Not working as it should be !

+2 Gitesh Khanna · July 2, 2015
#include <stdio.h>
#include <stdlib.h>

int main()
{
    char sex[5] , mar[5] ;
    int age ;

    printf("Please enter your sex here(M/F): ") ;
    scanf("%s" , sex) ;

    printf("What is your marital status(M/U): ") ;
    scanf("%s" , mar) ;

    printf("What is your age? ") ;
    scanf("%d" , &age) ;

    if((mar=='M') || (mar=='U' && age>30 && sex=='M') || (mar=='U' && age>25 && sex=='F'))
        printf("Congratulations! You are eligible.") ;
        else
        printf("Sorry, but you are not eligible.") ;
}

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0 Aju Antony · July 2, 2015
after scanning marriage, include fflush(stdin) line

...
scanf("%s",mar);

fflush(stdin);

printf("what is your age?");
...

not sure if this will actually work, i just remember this from my school days.. :)
0 Gitesh Khanna · July 2, 2015
Thank you for the reply, @Ajay Antony , but even if i add it i wont know what it means. Can you explain me something about it? :)
+1 c student · July 3, 2015
fflush (stdin) invokes undefined behaviour and should only be used for output streams.  the problem you are having is that you are comparing a character array with a character.  to fix this, simply change your character array types into normal character types:
char sex, mar;

then use scanf to read as a character:
...

scanf ("%c", &sex);

...

scanf ("%c", &mar);

...
0 Gitesh Khanna · July 3, 2015
@C Student
Thankyou so much !


It really worked!

But i still don't understand what is the difference between char sex and char sex[] with a specified memory of bytes which can be stored in.


  1. What is the difference between character arrays and normal character ?

  2. What is the difference between %s and %c ?



Also, i remember Bucky telling in his tutorial that '&' wasnt required when we are trying to get an input from the user which is a string. He told that it is only required when we are using %d .

Thankyou for the reply! Really appreciate !
+1 c student · July 3, 2015
char foo = 'M';

means that you are declaring a variable of type char.  although deep down in memory, there isn't really anything that says if something is a char or not.  a char is just a variable type that means one byte in size.  the character M is 1 byte in size so that works nicely.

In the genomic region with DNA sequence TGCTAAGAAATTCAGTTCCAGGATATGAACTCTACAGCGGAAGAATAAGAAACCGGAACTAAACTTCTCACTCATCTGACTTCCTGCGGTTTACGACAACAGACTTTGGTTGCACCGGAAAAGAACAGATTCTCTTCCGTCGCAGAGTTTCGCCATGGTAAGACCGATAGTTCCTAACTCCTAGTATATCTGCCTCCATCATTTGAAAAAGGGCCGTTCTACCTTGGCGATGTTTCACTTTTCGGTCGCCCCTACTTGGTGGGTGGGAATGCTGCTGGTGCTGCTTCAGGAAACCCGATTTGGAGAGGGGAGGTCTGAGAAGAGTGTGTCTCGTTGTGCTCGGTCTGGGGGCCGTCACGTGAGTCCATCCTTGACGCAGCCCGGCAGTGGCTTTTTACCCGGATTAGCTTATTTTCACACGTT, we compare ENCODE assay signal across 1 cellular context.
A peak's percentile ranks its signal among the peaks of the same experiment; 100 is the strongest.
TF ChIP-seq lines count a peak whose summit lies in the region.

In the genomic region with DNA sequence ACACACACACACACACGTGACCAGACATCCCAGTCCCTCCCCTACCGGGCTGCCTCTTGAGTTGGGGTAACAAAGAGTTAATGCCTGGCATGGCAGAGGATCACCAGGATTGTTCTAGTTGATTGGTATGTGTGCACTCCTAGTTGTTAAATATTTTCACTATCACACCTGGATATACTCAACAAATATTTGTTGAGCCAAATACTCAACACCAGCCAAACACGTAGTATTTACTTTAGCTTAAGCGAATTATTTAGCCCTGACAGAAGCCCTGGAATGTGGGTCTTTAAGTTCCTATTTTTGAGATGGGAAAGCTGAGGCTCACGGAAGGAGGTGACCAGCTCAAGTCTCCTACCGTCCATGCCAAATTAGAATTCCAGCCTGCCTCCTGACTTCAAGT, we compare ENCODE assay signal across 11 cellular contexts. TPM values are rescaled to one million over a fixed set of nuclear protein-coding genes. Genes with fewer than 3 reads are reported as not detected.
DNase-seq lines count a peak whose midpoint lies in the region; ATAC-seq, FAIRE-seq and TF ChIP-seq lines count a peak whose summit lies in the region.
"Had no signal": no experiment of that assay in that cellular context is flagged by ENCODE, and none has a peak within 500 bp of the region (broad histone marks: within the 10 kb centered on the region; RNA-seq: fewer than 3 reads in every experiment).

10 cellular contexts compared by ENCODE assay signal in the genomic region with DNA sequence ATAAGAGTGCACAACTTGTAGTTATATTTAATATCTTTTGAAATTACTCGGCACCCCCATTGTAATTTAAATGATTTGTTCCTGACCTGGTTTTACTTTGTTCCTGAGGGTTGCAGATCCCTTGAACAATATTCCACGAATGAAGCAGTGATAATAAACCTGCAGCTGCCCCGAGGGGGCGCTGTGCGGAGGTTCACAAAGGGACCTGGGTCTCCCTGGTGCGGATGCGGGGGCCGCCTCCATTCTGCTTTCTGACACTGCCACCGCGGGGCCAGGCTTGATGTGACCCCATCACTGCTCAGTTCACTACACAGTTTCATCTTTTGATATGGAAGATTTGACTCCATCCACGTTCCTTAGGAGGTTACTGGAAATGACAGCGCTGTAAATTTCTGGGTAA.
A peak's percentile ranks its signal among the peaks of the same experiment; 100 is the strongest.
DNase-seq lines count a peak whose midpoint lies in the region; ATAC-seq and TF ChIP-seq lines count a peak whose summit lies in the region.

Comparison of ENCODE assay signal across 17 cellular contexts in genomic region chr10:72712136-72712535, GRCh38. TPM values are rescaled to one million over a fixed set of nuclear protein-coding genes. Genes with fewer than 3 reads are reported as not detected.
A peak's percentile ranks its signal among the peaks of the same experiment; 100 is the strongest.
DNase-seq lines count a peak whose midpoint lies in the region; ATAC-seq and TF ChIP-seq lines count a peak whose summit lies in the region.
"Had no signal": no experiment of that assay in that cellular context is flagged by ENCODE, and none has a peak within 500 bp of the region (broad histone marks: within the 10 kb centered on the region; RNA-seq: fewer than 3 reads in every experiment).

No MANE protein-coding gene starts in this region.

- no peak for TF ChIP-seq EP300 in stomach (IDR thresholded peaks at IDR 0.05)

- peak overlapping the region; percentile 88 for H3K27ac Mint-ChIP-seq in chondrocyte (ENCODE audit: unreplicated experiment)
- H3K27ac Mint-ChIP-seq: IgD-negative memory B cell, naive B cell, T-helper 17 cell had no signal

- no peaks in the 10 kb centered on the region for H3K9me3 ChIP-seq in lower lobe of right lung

char bar[5] = "M";

means that you are declaring a variable with 5 char types.  again, in a computer, it is just interpreted as 5 bytes (1 byte for each char).  it looks something like this:
[M] [0] [0] [0] [0]

for the sake of simplicity, let's just say that all the elements were initialized to 0 (sometimes it might not be).

the difference between the two is that one stores only one character whereas the other stores an array of characters.  in the most primitive sense, a string is just an array of characters and in c, a string must be null-terminated.  so "M" in its basic string equivalent form is:
[M] [0]


the %c format means character of course, and when you use scanf to read in a character, you must specify the address of the variable so that scanf can put the input into memory demonstrated like so:
scanf ("%c", &foo);    /* puts input into the address of foo */


however, when you use %s, it reads in a sequence of non-white space characters and puts it into the address of the specified variable plus a null-terminator:
scanf ("%s", bar);    /* reads input until white space and then adds in a null terminator */

yes, Bucky is right, it isn't necessary to place the address of operator before the variable when writing into an array and that's because by default, arrays are referenced to the address of their first element.  the above is equivalent to:
scanf ("%s", &bar[0]);

you need to specify the address of the variable in all other cases, not just with the %d format.

scanf manpage:
http://linux.die.net/man/3/scanf
0 Gitesh Khanna · July 5, 2015
Thank You so much for the reply :)
Really appreciate !
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